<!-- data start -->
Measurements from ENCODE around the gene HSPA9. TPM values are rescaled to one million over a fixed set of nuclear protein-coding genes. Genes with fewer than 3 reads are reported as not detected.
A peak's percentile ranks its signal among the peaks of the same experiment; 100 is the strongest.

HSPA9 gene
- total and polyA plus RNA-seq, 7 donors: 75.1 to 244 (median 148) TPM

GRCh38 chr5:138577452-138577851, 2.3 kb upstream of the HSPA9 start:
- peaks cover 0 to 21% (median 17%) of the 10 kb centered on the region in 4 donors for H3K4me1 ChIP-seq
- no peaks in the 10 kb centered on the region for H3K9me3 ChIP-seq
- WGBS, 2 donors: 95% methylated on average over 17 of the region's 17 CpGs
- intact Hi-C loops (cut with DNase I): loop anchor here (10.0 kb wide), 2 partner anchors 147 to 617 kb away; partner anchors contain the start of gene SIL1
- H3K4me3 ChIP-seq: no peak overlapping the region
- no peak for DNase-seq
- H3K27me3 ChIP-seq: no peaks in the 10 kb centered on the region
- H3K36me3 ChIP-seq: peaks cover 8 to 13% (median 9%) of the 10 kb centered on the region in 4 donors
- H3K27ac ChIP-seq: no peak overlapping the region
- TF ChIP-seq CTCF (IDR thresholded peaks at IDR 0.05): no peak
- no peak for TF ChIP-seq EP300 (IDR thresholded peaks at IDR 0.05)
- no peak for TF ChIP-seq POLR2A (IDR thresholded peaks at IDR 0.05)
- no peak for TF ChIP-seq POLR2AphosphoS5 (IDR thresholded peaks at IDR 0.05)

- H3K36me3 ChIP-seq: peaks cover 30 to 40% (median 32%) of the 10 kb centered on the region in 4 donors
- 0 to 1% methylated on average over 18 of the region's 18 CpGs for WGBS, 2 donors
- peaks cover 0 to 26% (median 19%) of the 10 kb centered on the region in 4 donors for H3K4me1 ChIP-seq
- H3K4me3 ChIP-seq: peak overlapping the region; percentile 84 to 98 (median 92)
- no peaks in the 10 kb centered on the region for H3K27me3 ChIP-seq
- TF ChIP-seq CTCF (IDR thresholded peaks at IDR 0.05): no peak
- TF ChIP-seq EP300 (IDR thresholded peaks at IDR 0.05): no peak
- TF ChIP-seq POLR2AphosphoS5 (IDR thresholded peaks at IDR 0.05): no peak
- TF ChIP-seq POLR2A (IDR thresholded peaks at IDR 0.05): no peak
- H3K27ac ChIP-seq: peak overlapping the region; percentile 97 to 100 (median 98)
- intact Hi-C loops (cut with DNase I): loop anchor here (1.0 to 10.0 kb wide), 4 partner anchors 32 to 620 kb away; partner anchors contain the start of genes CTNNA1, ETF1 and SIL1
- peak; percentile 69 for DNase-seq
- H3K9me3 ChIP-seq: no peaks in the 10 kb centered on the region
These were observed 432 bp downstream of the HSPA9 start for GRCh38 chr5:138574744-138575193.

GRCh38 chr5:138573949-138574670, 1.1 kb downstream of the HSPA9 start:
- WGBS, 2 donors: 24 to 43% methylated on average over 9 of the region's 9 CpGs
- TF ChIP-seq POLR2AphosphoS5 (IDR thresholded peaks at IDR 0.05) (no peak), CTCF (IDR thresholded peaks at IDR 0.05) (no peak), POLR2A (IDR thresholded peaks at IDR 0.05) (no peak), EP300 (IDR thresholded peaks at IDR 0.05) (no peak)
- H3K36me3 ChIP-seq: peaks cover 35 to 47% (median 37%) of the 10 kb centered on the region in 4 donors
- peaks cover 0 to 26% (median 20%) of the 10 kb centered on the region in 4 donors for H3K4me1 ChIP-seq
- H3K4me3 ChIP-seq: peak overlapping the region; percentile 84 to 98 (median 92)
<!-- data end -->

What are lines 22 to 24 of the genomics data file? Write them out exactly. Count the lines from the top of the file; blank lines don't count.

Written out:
- H3K4me3 ChIP-seq: peak overlapping the region; percentile 84 to 98 (median 92)
- no peaks in the 10 kb centered on the region for H3K27me3 ChIP-seq
- TF ChIP-seq CTCF (IDR thresholded peaks at IDR 0.05): no peak